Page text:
Sleeping With the Lights On: The Unsettling Story of Horror

ISBN : 9780198826484

Darryl Jones
208 ページ
120 x 170 mm
  • Explores the constantly changing face of horror, ranging across hundreds of years of theatre, literature, films, and on the internet
  • Discusses some of the key tropes of horror, including its monsters, body horror, the supernatural, and evil science
  • Considers how horror often reflects contemporary anxieties and fears, and the way society responds to literary and film representations of the gruesome and taboo
  • Explores our own fascination with horror, and engages in the argument of whether the enjoyment of horror should be regarded with suspicion

Four o'clock in the morning, and the lights are on and still there's no way we're going to sleep, not after the film we just saw. The book we just read. Fear is one of the most primal human emotions, and one of the hardest to reason with and dispel. So why do we scare ourselves? It seems almost mad that we would frighten ourselves for fun, and yet there are thousands of books, films, games, and other forms of entertainment designed to do exactly that.

As Darryl Jones shows, the horror genre is huge. Ranging from vampires, ghosts, and werewolves to mad scientists, Satanists, and deranged serial killers, the cathartic release of scaring ourselves has made its appearance in everything from Shakespearean tragedies to internet memes. Exploring the key tropes of the genre, including its monsters, its psychological chills, and its love affair with the macabre, Darryl Jones discusses why horror stories disturb us, and how society responds to literary and film representations of the gruesome and taboo. Should the enjoyment of horror be regarded with suspicion? Are there different levels of the horrific, and should we distinguish between the commonly reviled carnage of contemporary torture porn and the culturally acceptable bloodbaths of ancient Greek tragedies?

Analysing the way in which horror manifests multiple personalities, and has been used throughout history to articulate the fears and taboos of the current generation, Jones considers the continuing evolution of the genre today. As horror is mass marketed to mainstream society in the form of romantic vampires and blockbuster hits, it also continues to maintain its former shadowy presence on the edges of respectability, as banned films and violent internet phenomena push us to question both our own preconceptions and the terrifying capacity of human nature.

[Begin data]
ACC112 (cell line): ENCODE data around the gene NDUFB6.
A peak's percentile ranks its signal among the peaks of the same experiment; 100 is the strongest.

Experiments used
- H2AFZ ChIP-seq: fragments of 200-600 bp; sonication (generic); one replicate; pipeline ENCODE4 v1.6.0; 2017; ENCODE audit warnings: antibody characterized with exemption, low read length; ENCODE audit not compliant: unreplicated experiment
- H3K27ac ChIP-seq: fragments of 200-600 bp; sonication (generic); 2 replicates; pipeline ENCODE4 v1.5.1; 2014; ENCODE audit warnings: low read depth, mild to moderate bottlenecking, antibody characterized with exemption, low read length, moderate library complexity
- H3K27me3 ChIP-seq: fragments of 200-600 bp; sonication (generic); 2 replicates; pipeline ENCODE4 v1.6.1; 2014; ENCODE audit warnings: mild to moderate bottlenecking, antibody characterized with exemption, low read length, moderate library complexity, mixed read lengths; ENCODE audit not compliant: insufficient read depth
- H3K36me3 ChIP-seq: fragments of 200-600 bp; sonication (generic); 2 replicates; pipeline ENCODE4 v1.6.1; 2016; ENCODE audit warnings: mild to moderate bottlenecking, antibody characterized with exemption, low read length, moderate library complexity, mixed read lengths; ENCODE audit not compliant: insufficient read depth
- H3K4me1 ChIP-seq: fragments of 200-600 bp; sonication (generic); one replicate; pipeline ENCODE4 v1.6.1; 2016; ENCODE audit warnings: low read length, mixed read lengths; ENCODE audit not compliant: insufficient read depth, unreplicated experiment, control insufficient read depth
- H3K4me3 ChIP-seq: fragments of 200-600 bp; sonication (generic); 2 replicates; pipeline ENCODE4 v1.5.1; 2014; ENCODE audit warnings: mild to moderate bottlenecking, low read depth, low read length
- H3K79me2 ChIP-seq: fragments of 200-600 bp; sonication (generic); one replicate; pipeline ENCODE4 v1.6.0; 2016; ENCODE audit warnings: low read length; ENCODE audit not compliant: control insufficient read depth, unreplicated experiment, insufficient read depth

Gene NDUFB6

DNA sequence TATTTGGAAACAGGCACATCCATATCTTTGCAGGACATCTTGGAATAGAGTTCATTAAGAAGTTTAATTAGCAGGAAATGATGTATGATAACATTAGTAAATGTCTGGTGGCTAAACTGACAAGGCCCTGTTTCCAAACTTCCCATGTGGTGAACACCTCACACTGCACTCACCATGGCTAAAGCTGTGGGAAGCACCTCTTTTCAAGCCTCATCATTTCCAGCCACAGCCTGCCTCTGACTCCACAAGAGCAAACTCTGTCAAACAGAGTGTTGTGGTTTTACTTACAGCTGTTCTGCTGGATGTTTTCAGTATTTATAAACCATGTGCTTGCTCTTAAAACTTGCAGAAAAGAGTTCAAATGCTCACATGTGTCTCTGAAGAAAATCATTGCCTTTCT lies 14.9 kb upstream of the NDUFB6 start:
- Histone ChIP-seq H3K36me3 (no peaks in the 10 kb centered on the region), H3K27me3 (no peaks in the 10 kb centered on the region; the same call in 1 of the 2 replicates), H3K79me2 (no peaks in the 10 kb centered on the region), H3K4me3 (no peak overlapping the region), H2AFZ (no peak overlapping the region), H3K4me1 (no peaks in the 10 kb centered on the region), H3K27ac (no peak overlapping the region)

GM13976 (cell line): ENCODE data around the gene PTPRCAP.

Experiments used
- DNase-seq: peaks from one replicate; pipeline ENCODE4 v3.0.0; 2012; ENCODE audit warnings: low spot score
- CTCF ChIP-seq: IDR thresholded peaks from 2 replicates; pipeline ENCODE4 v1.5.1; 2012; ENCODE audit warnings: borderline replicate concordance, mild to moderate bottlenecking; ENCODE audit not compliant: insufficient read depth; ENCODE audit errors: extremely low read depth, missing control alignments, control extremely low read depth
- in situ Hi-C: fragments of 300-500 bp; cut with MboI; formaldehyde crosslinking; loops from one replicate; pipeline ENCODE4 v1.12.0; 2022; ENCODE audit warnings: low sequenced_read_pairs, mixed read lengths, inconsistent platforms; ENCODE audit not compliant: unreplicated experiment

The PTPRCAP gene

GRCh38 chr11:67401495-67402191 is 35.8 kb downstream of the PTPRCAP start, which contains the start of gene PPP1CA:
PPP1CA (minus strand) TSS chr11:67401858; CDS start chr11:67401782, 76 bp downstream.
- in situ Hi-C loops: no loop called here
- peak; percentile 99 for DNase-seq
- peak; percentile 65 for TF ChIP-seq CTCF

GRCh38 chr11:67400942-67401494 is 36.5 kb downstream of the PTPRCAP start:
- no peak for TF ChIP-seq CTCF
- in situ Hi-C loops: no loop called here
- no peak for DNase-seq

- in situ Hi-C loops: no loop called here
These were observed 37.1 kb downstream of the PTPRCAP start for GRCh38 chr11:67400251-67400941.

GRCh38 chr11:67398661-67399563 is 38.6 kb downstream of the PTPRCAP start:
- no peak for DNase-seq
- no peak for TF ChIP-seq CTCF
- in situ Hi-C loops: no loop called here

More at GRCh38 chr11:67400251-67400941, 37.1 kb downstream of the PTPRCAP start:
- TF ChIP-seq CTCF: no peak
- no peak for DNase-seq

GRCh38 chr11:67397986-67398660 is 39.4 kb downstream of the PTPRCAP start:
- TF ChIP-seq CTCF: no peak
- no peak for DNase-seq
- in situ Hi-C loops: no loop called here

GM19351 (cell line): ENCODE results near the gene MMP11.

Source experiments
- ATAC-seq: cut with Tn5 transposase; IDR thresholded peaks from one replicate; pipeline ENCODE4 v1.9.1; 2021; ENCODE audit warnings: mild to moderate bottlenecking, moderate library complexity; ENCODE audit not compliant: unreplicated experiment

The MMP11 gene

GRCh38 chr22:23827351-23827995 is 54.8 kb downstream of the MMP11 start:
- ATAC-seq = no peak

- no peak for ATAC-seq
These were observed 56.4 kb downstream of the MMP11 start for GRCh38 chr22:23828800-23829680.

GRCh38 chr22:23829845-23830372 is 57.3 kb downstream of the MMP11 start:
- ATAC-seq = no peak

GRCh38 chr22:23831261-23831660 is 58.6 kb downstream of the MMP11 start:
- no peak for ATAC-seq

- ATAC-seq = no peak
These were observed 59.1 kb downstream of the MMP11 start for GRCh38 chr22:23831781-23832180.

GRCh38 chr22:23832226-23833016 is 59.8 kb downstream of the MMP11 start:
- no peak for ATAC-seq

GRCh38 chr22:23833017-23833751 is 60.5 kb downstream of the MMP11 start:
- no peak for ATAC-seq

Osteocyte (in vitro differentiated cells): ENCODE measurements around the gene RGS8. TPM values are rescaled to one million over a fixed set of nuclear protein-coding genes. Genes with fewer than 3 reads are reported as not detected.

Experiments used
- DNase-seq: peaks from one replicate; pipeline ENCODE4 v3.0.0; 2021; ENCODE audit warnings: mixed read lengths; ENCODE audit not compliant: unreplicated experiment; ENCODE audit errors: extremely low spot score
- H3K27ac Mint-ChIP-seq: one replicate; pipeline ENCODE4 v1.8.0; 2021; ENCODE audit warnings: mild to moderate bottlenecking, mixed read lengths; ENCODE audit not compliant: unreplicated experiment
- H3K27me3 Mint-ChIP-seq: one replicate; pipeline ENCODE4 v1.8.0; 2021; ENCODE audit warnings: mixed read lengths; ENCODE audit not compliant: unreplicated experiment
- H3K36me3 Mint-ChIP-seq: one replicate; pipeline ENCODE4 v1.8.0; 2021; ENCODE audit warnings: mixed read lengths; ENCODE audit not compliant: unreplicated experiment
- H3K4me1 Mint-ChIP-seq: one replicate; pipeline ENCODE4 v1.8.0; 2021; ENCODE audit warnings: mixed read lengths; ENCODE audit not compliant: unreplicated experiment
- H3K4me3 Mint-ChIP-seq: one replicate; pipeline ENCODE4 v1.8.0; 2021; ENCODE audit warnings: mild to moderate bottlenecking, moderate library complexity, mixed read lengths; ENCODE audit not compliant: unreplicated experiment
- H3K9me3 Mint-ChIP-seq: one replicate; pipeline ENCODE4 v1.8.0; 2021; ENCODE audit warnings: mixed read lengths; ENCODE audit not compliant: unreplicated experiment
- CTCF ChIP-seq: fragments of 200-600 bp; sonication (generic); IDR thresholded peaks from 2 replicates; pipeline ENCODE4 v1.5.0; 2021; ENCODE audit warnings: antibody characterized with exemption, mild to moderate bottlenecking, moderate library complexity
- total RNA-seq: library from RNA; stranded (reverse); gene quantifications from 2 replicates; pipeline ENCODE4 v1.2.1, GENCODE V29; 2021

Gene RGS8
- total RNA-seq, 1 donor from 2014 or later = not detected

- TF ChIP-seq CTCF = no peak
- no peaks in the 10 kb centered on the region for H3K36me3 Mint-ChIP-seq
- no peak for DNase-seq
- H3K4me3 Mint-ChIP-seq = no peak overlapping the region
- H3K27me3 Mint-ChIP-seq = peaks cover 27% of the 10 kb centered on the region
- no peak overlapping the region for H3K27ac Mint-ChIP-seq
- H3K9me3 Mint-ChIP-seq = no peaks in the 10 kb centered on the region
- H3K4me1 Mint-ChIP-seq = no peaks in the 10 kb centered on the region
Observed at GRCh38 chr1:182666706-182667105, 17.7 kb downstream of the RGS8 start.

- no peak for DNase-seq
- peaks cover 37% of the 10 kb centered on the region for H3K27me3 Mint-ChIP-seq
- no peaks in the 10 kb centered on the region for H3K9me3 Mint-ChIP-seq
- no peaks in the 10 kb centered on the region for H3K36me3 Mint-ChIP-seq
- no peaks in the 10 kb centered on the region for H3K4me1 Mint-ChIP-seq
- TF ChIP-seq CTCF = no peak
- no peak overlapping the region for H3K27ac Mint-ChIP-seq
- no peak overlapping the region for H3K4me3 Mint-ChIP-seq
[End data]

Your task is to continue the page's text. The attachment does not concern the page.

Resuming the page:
1: Monsters
2: The Occult and the supernatural
3: Horror and the body
4: Horror and the mind
5: Science and horror
6: Afterword: Horror since the millennium


Darryl Jones, Professor of English and Dean of the Faculty of Arts, Humanities and Social Sciences at Trinity College Dublin
Darryl Jones is Professor of English and Dean of the Faculty of Arts, Humanities and Social Sciences at Trinity College Dublin, where he teaches nineteenth-century literature and popular fiction. His books include Horror: A Thematic History in Fiction and Film (2002), the Oxford World's Classics editions of M. R. James's Collected Ghost Stories (2011), and Horror Stories: Classic Tales from Hoffmann to Hodgson (2014). He has also written numerous articles on nineteenth-century fiction and supernatural literature.

"Darryl Jones' beautifully packaged book ... is the perfect gift for a horror-head. Written with enthusiasm and incredible research, it bounces between breakout and iconic moments across literature, film, folklore, science and psychology. Truly fascinating if sometimes scary reading." - Emerald Street

"This analysis is not as long as it might be, but it is ... engaging, thoughtful and informative. As such it is likely that even seasoned fantasy horror collectors will learn something new, or find a fresh perspective" - Science Fact & Science Fiction Concatenation